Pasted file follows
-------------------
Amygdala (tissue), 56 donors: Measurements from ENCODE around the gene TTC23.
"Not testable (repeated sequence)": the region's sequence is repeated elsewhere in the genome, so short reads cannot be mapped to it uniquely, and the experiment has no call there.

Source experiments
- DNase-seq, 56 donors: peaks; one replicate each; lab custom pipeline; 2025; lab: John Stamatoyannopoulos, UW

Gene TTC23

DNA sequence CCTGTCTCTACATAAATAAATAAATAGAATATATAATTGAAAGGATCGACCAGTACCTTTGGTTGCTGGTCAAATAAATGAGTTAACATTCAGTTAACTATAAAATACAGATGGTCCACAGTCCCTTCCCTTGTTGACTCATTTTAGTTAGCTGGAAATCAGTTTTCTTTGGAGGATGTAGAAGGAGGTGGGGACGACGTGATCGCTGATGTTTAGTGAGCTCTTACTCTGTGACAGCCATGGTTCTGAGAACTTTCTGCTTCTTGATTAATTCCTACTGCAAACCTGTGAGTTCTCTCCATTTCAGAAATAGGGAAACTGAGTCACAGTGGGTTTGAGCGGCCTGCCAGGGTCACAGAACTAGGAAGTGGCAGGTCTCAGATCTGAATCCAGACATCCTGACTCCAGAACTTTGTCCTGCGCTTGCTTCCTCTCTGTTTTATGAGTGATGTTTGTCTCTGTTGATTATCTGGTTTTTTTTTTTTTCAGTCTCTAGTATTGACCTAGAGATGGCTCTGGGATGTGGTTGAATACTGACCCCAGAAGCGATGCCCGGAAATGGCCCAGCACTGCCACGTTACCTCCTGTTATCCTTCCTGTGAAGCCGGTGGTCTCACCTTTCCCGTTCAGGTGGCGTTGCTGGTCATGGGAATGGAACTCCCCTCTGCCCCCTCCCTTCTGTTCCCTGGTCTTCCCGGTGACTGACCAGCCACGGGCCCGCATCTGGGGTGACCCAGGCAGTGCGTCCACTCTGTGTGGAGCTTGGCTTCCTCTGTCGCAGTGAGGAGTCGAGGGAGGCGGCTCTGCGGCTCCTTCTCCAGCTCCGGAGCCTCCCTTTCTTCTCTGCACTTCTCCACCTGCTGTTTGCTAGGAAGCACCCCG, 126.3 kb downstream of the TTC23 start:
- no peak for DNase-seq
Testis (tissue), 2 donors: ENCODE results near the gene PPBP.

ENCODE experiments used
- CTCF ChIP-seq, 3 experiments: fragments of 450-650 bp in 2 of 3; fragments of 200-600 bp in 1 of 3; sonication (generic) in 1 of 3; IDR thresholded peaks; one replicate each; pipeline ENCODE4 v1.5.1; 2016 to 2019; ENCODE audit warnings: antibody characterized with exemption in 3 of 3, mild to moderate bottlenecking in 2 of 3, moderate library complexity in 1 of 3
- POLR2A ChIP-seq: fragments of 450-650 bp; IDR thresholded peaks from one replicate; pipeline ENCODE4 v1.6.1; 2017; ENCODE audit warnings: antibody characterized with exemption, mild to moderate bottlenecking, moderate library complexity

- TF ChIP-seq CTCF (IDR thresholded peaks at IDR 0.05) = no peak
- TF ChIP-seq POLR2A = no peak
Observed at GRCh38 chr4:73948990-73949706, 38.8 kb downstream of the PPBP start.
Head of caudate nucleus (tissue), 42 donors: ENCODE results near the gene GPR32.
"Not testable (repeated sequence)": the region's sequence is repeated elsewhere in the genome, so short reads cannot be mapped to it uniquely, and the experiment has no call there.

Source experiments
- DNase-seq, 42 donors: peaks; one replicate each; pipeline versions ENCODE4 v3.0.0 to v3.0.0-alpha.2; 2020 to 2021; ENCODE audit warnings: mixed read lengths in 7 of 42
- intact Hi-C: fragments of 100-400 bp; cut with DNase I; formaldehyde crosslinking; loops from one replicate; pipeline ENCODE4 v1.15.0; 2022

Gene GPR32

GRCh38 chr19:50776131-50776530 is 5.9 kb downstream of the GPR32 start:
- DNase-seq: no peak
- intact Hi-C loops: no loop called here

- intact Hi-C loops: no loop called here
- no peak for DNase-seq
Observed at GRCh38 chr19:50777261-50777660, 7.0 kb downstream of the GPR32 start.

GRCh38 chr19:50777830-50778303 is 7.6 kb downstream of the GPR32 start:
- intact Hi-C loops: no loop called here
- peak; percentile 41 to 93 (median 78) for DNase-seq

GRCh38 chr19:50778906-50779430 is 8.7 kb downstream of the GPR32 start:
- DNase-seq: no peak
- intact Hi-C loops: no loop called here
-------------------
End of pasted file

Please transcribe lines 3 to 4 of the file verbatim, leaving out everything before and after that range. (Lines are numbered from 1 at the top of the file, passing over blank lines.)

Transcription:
Source experiments
- DNase-seq, 56 donors: peaks; one replicate each; lab custom pipeline; 2025; lab: John Stamatoyannopoulos, UW